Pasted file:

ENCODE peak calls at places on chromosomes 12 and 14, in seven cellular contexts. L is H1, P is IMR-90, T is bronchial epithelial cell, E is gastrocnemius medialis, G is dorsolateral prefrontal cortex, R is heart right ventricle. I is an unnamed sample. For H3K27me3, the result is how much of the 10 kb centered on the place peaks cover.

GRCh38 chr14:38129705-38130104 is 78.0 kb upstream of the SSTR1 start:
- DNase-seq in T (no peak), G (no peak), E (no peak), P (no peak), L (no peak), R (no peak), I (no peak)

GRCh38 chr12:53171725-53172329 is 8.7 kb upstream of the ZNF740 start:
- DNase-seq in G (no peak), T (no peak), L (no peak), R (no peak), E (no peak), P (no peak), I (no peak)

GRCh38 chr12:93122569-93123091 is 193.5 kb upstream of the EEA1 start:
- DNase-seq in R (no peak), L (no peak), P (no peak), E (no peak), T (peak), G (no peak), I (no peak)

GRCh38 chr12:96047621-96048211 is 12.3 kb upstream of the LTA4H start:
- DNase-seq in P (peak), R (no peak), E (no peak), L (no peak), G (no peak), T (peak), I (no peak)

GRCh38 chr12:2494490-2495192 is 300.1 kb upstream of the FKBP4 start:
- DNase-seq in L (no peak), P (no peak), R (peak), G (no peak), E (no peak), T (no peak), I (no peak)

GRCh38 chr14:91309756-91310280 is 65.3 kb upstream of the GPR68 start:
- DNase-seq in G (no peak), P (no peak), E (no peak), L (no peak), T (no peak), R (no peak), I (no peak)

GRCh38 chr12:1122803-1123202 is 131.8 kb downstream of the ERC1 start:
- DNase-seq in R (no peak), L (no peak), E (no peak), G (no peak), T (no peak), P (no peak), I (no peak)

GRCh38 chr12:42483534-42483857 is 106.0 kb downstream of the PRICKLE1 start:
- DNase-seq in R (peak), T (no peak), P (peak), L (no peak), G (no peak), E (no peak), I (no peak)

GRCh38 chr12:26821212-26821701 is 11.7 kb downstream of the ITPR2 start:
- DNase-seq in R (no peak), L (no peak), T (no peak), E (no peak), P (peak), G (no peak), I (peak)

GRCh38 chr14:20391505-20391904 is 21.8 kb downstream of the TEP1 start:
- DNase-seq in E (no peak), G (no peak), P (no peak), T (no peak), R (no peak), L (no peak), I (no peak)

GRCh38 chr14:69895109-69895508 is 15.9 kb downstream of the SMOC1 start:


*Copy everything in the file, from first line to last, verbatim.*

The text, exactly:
ENCODE peak calls at places on chromosomes 12 and 14, in seven cellular contexts. L is H1, P is IMR-90, T is bronchial epithelial cell, E is gastrocnemius medialis, G is dorsolateral prefrontal cortex, R is heart right ventricle. I is an unnamed sample. For H3K27me3, the result is how much of the 10 kb centered on the place peaks cover.

GRCh38 chr14:38129705-38130104 is 78.0 kb upstream of the SSTR1 start:
- DNase-seq in T (no peak), G (no peak), E (no peak), P (no peak), L (no peak), R (no peak), I (no peak)

GRCh38 chr12:53171725-53172329 is 8.7 kb upstream of the ZNF740 start:
- DNase-seq in G (no peak), T (no peak), L (no peak), R (no peak), E (no peak), P (no peak), I (no peak)

GRCh38 chr12:93122569-93123091 is 193.5 kb upstream of the EEA1 start:
- DNase-seq in R (no peak), L (no peak), P (no peak), E (no peak), T (peak), G (no peak), I (no peak)

GRCh38 chr12:96047621-96048211 is 12.3 kb upstream of the LTA4H start:
- DNase-seq in P (peak), R (no peak), E (no peak), L (no peak), G (no peak), T (peak), I (no peak)

GRCh38 chr12:2494490-2495192 is 300.1 kb upstream of the FKBP4 start:
- DNase-seq in L (no peak), P (no peak), R (peak), G (no peak), E (no peak), T (no peak), I (no peak)

GRCh38 chr14:91309756-91310280 is 65.3 kb upstream of the GPR68 start:
- DNase-seq in G (no peak), P (no peak), E (no peak), L (no peak), T (no peak), R (no peak), I (no peak)

GRCh38 chr12:1122803-1123202 is 131.8 kb downstream of the ERC1 start:
- DNase-seq in R (no peak), L (no peak), E (no peak), G (no peak), T (no peak), P (no peak), I (no peak)

GRCh38 chr12:42483534-42483857 is 106.0 kb downstream of the PRICKLE1 start:
- DNase-seq in R (peak), T (no peak), P (peak), L (no peak), G (no peak), E (no peak), I (no peak)

GRCh38 chr12:26821212-26821701 is 11.7 kb downstream of the ITPR2 start:
- DNase-seq in R (no peak), L (no peak), T (no peak), E (no peak), P (peak), G (no peak), I (peak)

GRCh38 chr14:20391505-20391904 is 21.8 kb downstream of the TEP1 start:
- DNase-seq in E (no peak), G (no peak), P (no peak), T (no peak), R (no peak), L (no peak), I (no peak)

GRCh38 chr14:69895109-69895508 is 15.9 kb downstream of the SMOC1 start: